Everglades: Time’s Discipline

Mary Peck. Merlin Press, $35 (64p) ISBN 978-0-692-69106-9
This slender collection of black-and-white photographs—most presented as double-page spreads—and the accompanying commentary evoke both the grand mystery and the worrisome ecological decline of Florida’s Everglades. In an accompanying essay, writer and conservationist William deBuys observes that “the ’Glades are a Noah’s ark of wetland wildlife and an ecological marvel” and provides bits of historical and political background, as well as a stark warning about the region’s rapid decline due to human impact, climate change, and the predatory, nonnative Burmese python. The Everglades were declared a national park in 1947 and originally stretched for 150 miles, notes deBuys, until real estate development diverted and damaged the waters. Restoration attempts are ongoing, but have all but failed. Photographer Peck’s images are a vision of bowed and brambled curiosities: leafy plants within reach of nubby tree bark in rugged, tangled thickets; tree trunks and finely detailed foliage rising up from velvety water that appears to be moving pell-mell; and darkening, atmospheric wetlands with tree shadow reflections on water. Tasteful and affecting, the photos capture a diversity of cluttered, unkempt plant life that awes with quiet elegance. Readers will be moved by the cautionary narrative about the fragility of this natural treasure. B&w photos. (BookLife)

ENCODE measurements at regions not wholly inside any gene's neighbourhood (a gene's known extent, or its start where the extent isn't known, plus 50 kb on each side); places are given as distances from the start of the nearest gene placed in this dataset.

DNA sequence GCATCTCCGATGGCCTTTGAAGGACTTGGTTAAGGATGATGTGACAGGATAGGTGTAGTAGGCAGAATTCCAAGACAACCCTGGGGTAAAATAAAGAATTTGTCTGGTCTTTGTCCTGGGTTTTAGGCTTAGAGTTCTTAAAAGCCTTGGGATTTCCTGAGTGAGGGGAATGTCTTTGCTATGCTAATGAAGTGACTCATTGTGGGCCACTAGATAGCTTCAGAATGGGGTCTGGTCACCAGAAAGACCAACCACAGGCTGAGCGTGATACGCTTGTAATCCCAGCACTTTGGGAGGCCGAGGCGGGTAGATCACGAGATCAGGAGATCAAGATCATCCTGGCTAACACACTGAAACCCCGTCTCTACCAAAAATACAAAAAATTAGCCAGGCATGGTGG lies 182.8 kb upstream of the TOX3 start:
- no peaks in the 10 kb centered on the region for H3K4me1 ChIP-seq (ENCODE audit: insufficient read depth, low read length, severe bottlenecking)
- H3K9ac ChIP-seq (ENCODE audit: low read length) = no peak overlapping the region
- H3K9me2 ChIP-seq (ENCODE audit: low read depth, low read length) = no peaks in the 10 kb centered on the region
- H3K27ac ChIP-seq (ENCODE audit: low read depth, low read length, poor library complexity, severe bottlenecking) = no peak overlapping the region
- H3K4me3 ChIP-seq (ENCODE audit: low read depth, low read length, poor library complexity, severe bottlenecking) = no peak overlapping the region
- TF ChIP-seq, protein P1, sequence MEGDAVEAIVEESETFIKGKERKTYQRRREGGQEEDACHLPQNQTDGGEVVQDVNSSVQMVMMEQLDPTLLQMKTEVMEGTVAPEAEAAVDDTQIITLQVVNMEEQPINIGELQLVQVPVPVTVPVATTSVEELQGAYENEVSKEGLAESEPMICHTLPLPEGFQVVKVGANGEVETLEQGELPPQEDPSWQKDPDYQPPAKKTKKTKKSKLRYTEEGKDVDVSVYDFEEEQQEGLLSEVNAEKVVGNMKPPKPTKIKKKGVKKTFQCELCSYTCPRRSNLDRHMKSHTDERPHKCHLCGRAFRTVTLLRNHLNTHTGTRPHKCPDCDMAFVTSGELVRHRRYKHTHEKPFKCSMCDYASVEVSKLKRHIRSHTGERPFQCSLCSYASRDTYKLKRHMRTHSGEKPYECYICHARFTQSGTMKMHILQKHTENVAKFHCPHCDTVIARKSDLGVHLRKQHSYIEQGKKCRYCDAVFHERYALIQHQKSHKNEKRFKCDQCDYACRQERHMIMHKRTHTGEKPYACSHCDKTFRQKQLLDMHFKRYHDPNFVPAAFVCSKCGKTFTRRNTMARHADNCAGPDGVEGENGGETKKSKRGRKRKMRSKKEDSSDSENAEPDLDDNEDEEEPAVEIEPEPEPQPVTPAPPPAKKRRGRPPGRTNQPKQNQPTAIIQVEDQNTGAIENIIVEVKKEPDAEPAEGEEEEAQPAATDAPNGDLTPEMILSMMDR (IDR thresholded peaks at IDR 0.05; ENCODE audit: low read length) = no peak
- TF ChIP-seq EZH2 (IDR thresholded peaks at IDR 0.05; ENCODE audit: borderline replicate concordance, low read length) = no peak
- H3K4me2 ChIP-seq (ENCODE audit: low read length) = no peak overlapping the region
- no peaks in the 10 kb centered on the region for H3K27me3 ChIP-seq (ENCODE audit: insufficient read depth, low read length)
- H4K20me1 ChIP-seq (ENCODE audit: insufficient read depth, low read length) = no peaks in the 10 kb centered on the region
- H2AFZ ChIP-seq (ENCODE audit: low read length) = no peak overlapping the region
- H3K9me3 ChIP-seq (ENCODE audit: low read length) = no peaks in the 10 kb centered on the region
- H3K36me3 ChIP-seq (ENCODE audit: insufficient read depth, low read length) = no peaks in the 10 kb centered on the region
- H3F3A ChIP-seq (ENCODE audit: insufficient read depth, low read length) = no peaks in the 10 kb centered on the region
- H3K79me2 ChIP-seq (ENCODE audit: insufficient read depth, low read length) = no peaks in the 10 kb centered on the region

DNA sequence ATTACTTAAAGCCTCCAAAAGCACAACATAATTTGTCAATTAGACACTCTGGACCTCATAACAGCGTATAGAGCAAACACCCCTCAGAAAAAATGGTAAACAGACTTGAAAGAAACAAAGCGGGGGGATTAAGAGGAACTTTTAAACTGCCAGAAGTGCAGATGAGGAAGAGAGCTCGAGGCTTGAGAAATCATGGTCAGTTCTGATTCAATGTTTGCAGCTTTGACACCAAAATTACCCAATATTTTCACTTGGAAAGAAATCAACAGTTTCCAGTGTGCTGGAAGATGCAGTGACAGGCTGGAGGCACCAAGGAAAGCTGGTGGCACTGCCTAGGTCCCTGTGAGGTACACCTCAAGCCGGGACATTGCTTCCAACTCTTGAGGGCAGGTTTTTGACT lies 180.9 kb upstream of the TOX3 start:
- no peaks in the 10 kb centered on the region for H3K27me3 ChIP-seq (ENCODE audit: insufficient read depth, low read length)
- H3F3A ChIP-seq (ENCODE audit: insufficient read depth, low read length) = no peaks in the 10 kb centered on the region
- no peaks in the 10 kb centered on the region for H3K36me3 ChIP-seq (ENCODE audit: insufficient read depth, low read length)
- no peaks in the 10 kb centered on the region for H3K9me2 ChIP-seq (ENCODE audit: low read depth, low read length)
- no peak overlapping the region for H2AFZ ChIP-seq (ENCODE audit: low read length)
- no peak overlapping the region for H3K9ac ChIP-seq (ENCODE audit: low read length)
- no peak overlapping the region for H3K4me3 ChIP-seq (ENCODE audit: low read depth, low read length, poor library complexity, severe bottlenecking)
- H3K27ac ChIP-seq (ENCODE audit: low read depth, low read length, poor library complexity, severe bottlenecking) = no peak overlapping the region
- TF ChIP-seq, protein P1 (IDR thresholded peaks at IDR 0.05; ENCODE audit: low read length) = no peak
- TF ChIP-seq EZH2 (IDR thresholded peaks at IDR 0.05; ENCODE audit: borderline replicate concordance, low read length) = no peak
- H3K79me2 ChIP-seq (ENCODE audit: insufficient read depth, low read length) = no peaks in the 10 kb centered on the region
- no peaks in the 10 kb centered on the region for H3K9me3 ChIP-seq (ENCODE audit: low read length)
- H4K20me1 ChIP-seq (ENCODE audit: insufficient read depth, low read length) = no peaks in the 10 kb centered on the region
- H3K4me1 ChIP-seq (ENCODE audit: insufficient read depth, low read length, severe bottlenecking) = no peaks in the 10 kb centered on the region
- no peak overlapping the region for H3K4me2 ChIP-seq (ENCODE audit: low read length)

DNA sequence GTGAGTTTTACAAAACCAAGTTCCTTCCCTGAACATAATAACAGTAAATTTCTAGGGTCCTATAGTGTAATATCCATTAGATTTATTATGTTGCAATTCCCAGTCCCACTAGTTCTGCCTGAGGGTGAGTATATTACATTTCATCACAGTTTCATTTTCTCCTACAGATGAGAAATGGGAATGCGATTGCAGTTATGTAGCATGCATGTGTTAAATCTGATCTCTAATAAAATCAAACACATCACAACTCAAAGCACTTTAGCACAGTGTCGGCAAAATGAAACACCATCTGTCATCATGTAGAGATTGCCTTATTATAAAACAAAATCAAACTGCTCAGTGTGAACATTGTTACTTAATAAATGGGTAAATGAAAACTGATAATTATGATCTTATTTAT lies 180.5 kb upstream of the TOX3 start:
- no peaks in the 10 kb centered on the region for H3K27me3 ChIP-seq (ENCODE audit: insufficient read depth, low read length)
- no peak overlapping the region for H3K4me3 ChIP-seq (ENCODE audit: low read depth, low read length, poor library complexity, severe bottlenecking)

Reviewed on: 02/13/2017
Genre: Nonfiction
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